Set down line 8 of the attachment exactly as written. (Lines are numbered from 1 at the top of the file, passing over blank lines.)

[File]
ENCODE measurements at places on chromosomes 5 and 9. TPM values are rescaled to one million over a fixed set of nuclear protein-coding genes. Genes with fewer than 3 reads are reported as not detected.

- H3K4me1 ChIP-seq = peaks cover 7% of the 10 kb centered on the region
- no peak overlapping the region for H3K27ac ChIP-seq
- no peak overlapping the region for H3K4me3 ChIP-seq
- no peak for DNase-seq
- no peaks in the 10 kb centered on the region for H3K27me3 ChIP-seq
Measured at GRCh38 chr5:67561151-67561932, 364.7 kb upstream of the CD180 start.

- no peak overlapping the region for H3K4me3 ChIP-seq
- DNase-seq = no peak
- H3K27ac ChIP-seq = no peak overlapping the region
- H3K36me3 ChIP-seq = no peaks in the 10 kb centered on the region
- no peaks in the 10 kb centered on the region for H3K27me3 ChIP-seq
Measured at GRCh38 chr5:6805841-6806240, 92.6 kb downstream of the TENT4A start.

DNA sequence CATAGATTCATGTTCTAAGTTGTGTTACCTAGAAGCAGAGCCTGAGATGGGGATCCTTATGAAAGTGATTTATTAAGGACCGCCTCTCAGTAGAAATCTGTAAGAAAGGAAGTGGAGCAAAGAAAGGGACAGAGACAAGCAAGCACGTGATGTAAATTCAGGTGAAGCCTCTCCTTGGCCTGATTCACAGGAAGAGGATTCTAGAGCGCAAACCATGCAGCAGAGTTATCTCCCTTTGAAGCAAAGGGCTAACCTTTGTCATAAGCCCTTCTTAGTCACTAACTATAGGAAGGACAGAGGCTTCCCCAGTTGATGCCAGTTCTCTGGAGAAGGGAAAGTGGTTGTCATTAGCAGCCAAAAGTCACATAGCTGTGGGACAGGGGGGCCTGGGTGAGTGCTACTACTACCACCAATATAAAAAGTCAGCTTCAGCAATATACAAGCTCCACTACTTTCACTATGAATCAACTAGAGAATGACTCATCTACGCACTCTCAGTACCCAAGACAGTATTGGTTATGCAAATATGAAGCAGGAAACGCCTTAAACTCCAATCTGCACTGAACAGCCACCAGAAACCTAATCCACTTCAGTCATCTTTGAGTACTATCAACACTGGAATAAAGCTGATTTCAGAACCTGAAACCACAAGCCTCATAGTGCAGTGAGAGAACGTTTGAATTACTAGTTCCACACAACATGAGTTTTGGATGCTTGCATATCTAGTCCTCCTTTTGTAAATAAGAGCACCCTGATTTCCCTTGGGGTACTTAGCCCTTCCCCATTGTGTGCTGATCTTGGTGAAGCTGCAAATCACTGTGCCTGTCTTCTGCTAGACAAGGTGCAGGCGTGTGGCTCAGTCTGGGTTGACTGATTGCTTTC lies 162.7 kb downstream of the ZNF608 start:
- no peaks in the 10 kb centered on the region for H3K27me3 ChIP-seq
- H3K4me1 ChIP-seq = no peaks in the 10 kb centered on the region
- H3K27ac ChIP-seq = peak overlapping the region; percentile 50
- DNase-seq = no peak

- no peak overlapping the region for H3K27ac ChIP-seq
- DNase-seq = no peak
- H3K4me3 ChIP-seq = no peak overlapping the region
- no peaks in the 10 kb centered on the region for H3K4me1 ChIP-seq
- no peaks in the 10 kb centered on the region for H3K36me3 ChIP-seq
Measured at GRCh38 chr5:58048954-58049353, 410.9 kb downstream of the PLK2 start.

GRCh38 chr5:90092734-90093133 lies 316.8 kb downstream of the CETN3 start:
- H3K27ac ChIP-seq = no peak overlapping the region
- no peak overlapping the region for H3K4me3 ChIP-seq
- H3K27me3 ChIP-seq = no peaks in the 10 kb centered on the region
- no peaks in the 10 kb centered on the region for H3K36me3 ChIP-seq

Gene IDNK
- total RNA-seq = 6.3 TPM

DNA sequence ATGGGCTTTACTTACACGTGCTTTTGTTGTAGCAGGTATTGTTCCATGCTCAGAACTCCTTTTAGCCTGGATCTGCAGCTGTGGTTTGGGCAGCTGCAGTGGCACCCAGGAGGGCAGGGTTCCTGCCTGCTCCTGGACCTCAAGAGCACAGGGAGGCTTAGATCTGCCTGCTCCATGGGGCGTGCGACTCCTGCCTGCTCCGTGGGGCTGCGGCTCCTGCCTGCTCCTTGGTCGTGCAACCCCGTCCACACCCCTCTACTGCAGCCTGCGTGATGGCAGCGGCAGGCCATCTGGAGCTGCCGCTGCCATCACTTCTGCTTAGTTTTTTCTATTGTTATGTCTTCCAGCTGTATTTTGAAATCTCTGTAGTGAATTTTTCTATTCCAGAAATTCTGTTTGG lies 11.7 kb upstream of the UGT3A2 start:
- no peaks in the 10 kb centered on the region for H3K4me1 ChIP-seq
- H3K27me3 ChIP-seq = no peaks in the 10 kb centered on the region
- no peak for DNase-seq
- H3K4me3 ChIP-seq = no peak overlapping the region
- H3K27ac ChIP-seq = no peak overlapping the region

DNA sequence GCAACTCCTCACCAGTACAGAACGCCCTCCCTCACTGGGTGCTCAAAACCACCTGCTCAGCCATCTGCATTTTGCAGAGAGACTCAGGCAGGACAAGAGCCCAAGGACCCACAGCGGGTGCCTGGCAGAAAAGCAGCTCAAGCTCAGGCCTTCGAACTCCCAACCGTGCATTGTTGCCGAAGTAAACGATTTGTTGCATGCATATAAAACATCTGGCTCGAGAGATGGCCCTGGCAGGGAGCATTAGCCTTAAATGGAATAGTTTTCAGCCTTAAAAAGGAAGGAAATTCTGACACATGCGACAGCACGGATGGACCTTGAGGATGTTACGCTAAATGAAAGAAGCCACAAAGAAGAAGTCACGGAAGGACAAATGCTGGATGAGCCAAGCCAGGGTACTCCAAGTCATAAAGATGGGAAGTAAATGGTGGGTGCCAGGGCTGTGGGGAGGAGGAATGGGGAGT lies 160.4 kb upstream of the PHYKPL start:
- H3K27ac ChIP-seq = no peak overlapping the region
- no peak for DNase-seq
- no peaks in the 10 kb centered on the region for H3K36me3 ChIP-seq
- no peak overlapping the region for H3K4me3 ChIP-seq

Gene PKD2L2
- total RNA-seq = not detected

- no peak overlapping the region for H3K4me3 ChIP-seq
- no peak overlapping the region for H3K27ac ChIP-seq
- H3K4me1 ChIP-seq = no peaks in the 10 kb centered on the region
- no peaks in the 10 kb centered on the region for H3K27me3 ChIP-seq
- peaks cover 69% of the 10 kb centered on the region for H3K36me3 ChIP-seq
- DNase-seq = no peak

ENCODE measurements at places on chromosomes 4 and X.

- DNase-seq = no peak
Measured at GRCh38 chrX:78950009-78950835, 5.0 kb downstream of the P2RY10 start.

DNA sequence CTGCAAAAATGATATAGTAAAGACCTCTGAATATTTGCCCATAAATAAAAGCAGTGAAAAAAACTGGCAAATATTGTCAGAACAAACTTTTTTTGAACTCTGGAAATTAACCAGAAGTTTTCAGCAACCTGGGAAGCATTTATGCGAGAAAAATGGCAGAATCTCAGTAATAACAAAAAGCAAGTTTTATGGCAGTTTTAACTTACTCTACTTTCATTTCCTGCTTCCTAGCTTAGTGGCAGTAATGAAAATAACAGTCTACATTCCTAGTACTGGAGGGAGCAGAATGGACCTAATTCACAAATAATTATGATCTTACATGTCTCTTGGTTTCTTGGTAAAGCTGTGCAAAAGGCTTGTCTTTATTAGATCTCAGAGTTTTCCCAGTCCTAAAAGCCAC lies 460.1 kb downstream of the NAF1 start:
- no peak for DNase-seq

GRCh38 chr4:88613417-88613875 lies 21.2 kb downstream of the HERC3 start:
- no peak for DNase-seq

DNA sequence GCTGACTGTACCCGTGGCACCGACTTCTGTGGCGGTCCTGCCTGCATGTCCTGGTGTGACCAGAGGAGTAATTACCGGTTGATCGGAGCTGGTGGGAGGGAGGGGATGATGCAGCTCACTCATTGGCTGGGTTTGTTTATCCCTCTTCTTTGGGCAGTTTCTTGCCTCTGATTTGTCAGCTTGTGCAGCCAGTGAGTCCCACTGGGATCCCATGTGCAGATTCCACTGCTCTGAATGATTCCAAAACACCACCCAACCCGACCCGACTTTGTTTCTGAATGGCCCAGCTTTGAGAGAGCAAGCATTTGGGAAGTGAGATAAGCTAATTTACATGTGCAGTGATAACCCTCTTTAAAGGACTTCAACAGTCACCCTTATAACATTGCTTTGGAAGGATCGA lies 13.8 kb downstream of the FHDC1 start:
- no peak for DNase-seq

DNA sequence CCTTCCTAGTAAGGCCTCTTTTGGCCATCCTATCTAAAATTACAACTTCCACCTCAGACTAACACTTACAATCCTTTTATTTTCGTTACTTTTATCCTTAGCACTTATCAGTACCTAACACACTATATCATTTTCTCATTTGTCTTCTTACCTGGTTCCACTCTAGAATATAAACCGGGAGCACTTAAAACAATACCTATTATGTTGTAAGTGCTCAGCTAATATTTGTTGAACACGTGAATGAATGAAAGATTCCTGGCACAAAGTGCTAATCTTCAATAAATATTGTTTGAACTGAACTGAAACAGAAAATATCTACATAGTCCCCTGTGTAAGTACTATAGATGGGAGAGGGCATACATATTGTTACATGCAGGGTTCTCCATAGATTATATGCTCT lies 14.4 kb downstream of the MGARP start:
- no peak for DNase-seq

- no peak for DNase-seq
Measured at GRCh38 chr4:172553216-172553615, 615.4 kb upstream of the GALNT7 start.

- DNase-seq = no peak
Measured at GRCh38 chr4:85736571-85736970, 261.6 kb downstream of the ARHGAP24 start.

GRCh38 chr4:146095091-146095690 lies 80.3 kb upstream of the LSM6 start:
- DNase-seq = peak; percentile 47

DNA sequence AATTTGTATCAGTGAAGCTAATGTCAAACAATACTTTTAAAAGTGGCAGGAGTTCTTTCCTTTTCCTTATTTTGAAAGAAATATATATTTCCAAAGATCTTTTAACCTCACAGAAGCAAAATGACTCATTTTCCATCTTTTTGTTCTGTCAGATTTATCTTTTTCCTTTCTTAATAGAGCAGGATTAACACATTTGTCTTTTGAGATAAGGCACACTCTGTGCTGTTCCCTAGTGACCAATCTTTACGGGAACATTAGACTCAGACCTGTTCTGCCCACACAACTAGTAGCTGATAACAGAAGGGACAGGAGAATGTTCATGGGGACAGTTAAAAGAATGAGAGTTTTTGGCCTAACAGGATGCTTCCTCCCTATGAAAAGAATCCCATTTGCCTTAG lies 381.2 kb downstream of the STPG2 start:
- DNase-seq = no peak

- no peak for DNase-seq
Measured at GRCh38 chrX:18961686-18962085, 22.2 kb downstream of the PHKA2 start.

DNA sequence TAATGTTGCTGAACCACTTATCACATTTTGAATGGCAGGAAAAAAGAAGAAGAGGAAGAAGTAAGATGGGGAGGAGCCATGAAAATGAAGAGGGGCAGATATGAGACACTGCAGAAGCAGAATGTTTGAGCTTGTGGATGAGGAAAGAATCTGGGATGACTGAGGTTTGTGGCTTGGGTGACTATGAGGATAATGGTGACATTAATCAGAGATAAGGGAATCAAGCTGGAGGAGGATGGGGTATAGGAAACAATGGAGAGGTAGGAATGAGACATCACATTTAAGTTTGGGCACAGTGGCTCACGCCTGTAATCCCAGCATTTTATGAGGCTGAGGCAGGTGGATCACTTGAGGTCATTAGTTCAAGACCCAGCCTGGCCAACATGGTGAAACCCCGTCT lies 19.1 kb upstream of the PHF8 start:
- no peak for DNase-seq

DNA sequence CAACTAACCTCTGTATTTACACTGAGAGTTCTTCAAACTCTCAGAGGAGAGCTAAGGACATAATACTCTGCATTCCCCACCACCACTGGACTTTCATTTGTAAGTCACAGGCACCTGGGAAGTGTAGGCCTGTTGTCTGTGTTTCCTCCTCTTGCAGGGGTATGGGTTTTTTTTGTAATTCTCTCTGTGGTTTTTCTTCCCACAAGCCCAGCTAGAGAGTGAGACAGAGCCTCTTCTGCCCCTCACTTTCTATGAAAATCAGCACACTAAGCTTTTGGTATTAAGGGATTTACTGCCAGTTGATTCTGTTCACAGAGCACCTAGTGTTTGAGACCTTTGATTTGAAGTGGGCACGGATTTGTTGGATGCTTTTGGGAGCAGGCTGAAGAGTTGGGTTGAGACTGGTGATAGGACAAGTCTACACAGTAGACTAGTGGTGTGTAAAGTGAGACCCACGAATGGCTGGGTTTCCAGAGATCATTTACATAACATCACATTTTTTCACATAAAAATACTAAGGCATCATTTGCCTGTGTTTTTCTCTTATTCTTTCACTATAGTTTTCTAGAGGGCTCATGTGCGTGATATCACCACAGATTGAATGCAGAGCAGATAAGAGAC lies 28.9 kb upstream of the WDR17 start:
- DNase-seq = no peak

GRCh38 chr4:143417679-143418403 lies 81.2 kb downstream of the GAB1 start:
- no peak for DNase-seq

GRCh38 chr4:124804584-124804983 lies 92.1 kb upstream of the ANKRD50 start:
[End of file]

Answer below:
- no peak overlapping the region for H3K4me3 ChIP-seq